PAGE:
Have you been approached by an adviser or broker wishing to sell your business?
Are you regularly receiving marketing literature and emails from organisations offering to sell your business for you? Inviting you to free seminars? Claiming to have a unique approach to selling your business?
You will only sell your business once, and it is vital that you get it right first time.
Deciding on the approach to take to sell your business and then deciding who you will appoint are the first critical decisions to take on the road to achieving a successful sale.
There are several different approaches to selling a business: using business for sale websites, brokers or corporate finance advisers and we talk about the differences in these approaches here.
Some organisations claim to have a unique approach to sell your business, others claim to be able to achieve a higher value for your business.
In our experience there is no “magic formula” for achieving a successful sale, beyond using professionally qualified and experienced staff with access the best subscription databases available, undertaking methodical and thorough research and looking at overseas as well as UK buyers. It is only through extensive research conducted by highly experienced staff that the best potential buyers for your business will be identified, i.e. buyers with a strategic interest in your business, the financial resources to fund the purchase and ideally with a track record in successfully completing acquisitions.
Once identified, the most promising potential buyers should be approached directly by an adviser with the skills and experience to clearly explain the acquisition opportunity and why it should be of interest to that prospective purchaser. This discussion will almost always be with a board director or member of the senior management team. This is an important first step in starting to build a relationship with a prospective buyer, understand their motives and the strategic thinking of their organisation and ultimately encouraging them to submit their best offer. Making initial contact with buyers is not an administrative task, but requires the skills and commercial acumen of experienced and professional staff.
If the adviser or broker that you appoint adopts an advertising based approach rather than a research based approach then you are relying on luck and chance that the best potential buyers become aware of the opportunity to buy your business.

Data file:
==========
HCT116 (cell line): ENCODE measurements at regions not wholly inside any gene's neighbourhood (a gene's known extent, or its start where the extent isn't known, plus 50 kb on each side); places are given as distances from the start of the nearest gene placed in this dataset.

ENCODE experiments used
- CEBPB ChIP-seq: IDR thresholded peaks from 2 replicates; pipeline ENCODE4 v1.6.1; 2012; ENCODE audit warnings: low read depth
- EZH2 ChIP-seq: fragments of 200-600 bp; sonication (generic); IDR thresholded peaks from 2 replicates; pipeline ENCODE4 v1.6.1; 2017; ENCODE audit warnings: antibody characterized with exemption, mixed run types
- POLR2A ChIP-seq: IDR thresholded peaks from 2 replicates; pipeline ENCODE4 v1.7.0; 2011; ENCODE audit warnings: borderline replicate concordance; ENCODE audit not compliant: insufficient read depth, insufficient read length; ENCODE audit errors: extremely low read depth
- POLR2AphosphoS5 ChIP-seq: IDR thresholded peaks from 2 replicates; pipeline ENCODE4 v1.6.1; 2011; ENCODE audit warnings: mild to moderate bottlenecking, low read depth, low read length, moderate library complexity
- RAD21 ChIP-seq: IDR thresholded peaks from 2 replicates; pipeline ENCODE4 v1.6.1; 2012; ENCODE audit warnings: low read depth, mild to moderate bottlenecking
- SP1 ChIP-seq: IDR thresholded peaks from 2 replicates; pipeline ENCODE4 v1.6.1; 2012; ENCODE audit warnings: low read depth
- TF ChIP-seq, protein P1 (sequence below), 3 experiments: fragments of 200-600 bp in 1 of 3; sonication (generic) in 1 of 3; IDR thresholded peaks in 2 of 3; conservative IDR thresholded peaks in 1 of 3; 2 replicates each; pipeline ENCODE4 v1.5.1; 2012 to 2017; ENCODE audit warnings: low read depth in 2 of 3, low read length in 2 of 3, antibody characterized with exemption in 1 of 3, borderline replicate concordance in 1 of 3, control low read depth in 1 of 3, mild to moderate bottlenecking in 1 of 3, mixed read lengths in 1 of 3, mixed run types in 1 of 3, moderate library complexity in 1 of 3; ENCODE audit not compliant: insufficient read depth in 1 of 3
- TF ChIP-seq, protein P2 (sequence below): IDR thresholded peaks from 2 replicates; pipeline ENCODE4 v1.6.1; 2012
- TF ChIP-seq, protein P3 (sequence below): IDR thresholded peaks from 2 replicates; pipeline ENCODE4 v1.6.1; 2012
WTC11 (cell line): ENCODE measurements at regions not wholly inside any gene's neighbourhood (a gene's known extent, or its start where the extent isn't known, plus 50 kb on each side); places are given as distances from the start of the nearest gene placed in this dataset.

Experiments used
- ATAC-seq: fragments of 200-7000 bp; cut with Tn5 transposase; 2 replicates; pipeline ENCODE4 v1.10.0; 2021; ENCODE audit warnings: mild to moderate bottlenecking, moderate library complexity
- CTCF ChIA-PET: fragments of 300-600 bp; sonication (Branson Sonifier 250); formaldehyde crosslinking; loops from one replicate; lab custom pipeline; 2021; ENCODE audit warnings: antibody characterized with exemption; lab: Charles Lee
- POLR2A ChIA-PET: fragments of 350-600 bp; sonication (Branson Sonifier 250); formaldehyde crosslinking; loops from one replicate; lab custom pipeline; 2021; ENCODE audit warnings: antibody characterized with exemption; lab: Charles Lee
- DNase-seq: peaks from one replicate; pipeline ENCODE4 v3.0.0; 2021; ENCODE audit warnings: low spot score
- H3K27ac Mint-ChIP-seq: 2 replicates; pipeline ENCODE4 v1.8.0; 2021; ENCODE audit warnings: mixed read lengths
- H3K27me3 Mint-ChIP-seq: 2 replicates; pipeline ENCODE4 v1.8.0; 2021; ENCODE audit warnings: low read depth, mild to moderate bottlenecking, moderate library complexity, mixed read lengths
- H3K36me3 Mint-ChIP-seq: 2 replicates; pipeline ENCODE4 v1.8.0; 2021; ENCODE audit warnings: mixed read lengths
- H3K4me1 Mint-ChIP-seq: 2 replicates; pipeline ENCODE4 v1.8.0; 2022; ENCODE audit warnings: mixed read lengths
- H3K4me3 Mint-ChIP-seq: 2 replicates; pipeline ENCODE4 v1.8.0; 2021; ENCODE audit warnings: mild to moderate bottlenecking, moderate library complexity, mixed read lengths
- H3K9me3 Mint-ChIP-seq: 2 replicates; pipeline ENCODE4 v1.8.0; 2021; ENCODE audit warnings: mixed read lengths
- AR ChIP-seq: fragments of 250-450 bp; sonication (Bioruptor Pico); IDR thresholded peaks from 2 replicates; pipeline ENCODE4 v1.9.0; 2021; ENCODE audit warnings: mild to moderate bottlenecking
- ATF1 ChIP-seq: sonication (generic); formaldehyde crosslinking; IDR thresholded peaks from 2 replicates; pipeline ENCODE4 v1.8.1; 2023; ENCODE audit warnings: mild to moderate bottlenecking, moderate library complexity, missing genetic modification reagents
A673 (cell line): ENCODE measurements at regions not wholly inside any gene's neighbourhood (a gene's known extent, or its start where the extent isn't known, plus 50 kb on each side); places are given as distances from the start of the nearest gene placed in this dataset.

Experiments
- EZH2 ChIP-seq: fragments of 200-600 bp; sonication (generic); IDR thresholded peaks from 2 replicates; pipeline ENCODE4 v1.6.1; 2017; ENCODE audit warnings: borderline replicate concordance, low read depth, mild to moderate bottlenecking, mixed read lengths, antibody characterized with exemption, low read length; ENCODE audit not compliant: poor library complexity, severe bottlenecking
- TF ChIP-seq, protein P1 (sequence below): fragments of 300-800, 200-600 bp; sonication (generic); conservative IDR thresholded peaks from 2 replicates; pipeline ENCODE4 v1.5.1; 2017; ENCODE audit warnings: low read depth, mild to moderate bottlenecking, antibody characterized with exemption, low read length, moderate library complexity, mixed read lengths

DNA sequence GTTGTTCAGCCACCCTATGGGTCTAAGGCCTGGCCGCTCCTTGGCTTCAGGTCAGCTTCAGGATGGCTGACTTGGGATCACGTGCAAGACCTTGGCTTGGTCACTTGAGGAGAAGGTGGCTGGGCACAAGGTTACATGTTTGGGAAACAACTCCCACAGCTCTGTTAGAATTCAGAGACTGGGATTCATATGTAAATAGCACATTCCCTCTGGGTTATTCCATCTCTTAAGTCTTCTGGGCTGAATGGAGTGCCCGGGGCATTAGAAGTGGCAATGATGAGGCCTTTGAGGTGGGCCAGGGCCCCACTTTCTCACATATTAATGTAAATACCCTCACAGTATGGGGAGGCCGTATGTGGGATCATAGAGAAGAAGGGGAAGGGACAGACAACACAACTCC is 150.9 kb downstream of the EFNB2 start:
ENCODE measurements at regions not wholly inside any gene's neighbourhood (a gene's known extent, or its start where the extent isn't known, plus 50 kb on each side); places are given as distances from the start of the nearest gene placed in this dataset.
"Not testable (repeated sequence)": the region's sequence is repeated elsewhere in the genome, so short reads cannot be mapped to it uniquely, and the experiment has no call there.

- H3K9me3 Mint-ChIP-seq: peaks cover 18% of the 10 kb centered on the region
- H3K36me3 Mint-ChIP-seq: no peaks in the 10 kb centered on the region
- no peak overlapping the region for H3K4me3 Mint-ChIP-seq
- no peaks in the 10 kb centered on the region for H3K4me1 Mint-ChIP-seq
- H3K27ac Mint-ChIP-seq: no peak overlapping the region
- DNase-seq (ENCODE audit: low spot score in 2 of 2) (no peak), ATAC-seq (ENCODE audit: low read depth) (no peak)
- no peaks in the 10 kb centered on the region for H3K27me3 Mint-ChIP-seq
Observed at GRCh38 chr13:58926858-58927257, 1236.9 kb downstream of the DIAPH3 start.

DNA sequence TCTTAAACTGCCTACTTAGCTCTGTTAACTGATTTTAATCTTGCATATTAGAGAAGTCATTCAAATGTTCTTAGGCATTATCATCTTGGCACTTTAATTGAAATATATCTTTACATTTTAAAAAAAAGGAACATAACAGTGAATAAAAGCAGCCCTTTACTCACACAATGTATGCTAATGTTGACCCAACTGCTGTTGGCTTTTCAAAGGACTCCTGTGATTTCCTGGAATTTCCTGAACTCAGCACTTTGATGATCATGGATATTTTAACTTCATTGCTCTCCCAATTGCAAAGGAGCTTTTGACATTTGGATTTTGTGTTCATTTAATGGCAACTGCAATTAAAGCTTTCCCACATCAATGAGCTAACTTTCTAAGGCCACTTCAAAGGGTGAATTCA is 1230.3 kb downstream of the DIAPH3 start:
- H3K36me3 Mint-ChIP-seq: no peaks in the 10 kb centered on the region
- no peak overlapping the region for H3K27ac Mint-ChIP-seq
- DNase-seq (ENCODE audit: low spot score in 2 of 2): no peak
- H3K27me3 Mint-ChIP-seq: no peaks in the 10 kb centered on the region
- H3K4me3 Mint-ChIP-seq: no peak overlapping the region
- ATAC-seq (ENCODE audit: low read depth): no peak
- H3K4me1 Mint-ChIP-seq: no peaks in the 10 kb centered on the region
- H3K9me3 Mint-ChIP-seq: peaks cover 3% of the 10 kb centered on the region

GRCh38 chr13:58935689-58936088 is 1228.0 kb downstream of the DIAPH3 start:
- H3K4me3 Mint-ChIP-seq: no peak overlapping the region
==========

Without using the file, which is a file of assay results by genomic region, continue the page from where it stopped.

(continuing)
Make sure you appoint an adviser who spends more on employing skilled and experienced staff than on producing glossy brochures, running costly marketing campaigns and hosting seminar programmes in expensive venues.
Have you been approached by someone claiming to have a buyer for your business?
You may have been approached by an adviser or broker claiming they have a buyer for your business.
Unfortunately, the adviser is often not acting for a buyer. Rather this is a sales technique for them. They wish to act for you in selling your business. They find they get a better response rate to their approaches by claiming to be acting for a buyer, rather than just offering to help you sell your business. If you respond positively to their approach, you will often find that “their buyer” now does not consider you meet their acquisition criteria, but the adviser states they are well placed to sell your business.
You can usually establish fairly quickly whether the adviser is acting for a genuine buyer. Ask the adviser lots of detailed questions, such as why is the buyer interested in your company and what do they know about the business. Ask the adviser if he knows what your turnover is, how many people you employ and find out how much knowledge the adviser has of your products / services. Ask the adviser to disclose the name of the buyer and describe their business. Ask the adviser to explain why there is a good fit between the buyer’s business and your business.
If you establish that the approach is on behalf of a genuine buyer then read our guidance here on what to do if you have already received an approach from a potential purchaser.